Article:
Don Kimble had been designing and making custom Celtic jewelry for over ten years. Recently we spoke with him about his passion for his profession.
What is your own heritage?
Although my ancestors came to America from England, they must have carried some Scottish genes with them for me to feel such a kindred spirit with my Scottish customers. It would be a stretch to think the name Kimble morphed from the Scottish Campbell at Ellis Island but who knows.
What is the company’s history and mandate??
In 1980 I owned and a small jewelry shop, The Company Jewelers, located in Little 5 Points near downtown Atlanta. One day George Carr walked into my shop dressed to the nines in traditional Scottish attire and commissioned me to make for him what he called “a proper” crest badge of solid sterling silver. “I’d like It to shine, laddy!” he said, “I want it to be a quality piece that will sparkle brightly atop my balmoral for all to see! Unlike these here made of plated pot metal and dull silver castings.” Little did I know at the time that that commission would lead me down a path that I am still traveling over 40 years later, for no sooner had I completed the original commission for George’s Clan Carr crest badge than he was back with commissions from fellow Scotts Ferguson, Douglas, and more.
How do you differ from the competition?
It became apparent right away that the standard methods we used to reproduce the work on any scale of production numbers was just too labor intensive to achieve the high polished finish we wanted. Lost-wax casting required much grinding, sanding, and polishing and even the best of castings sometimes had some porosity that no amount of sanding and polishing could overcome. So, we started over, replacing the one-step casting approach with a multi-step process that combined silversmithing, casting, hand engraving and assembly work. The strap and buckle or outer “donut” which was common to all clans would be struck from solid sterling sheet using special dies cut for the purpose. This pristine surface could be polished to a mirror finish! The center crests, unique to each clan, would be cast and soldered in place. The clan mottos would then be engraved into the surface of each badge upon completion of assembly. Years later, when it became available, we switched to Argentium sterling – the newest innovation in sterling silver alloy. This new sterling contained more germanium making it much more tarnish resistant than traditional sterling and further distancing us from our competition.
What are the challenges involved?
Once we had achieved the quality we wanted, we expanded the line to include the larger clans, and then hit the road to promote our badges at Scottish games around the Southeast. I recall the results of those early sales efforts at the games as being underwhelming and we retreated to explore a new venue, the internet. We created a website, in those very early days of the internet ,and together with our ads in Scottish magazines and word of mouth saw sales gaining momentum. We were expanding the line with every request for a new clan. It seemed we were on our way. Then sadly George, the soul and inspiration of Kimble & Carr, Ltd., our joint venture, passed away.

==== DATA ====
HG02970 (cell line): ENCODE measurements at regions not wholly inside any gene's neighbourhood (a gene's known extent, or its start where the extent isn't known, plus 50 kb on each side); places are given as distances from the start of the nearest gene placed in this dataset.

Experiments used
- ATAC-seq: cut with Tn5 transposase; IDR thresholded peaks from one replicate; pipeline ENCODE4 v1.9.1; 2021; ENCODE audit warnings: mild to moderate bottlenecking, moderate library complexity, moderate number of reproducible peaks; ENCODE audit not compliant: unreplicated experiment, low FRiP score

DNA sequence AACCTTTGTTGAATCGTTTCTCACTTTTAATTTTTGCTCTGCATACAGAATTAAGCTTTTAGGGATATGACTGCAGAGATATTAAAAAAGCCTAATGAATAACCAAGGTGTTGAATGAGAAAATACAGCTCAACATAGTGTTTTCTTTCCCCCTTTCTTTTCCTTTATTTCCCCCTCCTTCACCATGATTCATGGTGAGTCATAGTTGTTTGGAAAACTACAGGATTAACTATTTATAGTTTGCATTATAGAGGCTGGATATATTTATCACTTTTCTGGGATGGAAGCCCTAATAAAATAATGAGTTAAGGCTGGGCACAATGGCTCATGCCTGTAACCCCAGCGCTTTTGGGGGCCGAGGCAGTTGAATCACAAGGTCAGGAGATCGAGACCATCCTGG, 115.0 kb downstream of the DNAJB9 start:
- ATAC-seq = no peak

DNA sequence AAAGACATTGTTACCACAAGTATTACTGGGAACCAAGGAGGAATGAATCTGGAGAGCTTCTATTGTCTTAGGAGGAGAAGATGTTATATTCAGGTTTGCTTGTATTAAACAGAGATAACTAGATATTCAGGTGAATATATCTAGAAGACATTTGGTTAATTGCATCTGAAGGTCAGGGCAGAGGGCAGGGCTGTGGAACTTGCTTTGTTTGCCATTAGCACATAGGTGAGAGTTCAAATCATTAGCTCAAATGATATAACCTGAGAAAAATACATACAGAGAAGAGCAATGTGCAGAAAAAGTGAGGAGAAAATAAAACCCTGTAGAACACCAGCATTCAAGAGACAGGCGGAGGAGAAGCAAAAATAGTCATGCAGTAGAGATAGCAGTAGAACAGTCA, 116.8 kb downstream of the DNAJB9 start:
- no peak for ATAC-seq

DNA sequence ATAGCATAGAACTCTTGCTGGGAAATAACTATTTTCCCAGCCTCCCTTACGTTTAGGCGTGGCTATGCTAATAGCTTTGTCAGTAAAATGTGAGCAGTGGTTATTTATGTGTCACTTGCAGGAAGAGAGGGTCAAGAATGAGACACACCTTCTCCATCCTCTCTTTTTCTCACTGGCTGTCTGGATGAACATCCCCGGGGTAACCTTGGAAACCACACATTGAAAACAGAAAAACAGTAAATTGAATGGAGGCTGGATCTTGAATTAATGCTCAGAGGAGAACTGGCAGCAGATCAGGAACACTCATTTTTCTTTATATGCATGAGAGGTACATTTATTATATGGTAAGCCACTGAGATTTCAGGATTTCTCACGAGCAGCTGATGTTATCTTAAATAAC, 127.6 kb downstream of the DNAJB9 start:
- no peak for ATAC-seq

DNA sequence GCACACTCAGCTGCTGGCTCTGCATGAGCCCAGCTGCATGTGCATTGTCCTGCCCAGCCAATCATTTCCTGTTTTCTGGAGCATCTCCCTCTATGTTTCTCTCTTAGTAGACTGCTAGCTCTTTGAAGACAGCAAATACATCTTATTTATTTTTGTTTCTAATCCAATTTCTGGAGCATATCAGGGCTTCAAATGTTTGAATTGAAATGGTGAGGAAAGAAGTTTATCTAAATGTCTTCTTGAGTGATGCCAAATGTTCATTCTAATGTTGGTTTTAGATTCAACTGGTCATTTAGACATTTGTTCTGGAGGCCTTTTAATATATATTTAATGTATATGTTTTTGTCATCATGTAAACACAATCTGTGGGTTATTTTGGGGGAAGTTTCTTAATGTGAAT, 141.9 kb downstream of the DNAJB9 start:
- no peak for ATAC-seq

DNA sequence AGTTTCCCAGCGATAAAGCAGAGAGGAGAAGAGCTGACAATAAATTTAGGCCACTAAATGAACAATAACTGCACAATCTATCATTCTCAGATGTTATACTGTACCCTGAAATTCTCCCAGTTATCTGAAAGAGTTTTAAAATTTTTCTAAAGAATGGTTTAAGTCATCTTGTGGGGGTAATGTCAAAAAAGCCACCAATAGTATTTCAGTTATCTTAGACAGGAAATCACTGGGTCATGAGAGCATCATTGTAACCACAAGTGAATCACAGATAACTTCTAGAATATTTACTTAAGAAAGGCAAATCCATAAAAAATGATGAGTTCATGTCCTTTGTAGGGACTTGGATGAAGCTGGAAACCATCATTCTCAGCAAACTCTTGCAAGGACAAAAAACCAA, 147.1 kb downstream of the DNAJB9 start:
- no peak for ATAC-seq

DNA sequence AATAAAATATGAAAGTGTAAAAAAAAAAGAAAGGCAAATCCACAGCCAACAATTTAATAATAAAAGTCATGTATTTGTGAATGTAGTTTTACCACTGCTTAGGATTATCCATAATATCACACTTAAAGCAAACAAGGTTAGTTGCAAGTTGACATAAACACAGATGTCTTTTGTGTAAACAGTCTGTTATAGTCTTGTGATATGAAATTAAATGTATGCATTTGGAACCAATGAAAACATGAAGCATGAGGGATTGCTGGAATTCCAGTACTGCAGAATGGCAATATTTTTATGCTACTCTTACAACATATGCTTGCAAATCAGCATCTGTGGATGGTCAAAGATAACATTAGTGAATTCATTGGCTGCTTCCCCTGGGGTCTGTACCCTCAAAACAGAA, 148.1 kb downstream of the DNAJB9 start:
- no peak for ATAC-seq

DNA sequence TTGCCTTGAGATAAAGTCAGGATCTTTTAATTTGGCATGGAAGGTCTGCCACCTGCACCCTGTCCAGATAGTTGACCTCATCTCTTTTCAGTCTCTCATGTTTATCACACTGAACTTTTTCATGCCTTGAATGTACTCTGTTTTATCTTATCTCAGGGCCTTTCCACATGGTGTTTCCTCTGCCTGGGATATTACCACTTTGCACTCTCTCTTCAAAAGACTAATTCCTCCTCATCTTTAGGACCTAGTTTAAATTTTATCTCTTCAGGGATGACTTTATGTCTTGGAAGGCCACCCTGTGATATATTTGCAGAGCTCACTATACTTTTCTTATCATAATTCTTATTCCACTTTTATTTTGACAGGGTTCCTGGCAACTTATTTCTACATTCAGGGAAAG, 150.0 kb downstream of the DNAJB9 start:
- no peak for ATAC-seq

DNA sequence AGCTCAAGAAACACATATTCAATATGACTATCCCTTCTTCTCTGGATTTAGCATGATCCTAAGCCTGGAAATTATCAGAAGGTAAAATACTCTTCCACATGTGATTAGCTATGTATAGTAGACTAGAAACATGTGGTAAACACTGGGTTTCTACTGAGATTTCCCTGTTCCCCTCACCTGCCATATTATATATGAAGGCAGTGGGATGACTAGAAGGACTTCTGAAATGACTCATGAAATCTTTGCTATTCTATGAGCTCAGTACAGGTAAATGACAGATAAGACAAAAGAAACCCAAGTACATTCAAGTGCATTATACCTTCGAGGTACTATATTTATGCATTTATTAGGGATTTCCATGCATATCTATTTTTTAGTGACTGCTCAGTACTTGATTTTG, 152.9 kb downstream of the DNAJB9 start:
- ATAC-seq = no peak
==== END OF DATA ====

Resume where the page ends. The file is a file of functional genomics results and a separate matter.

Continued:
How has the company evolved over time?
With George’s passing the whole enterprise came to a grinding halt. It had been a back burner business for me but without George it was no longer even on the stove as I had diversified away from full time jewelry making. My wife and I operated a retail window covering business and later sold real estate. The Company Jewelers had shrunk to a studio in my home, and I was producing only a handful of badges each month. However, with the crash of the real estate market in 2008 I suddenly had extra time on my hands and crestbadges.com was awoken! I dusted off my jewelers’ tools, invested in a computerized engraving machine, and went back to work doing what I loved.
What are your core products and services today?
The Clansman badge as a pin, pendant, or bolo in solid sterling or 14K yellow gold (solid or plated) has always been my core product and I presently offer them for around two hundred clans. Clan badge options include a display box that lets you display your badge when you are not wearing it, clan badge buckles, clan badge plaid brooches, and more. In addition, I make badges for Armigers, Chiefs and Chieftains, as well as custom orders for personal crests.
What are your future plans for the business?
In retirement now my sole productive activity is my clan crest badge business, hence completing the circle of my life’s work – my first and last love; making beautiful pieces from precious metals for appreciative customers. Mass production was never my thing and it is why I never hired any help, preferring to be a one-man shop while creating heirloom quality badges, one badge at a time, one customer at a time. The variations and customizations that I offer for two hundred clans is so numerous that I no longer even try to keep completed badges in stock opting instead to stock all the necessary components for assembly on demand, a process that normally takes one to two weeks. I am now in my early seventies and, God willing, I will continue making badges in my home studio in St Marys, Georgia, for years to come but just in case you best not wait too long to place an order for your own “proper” clan crest badge.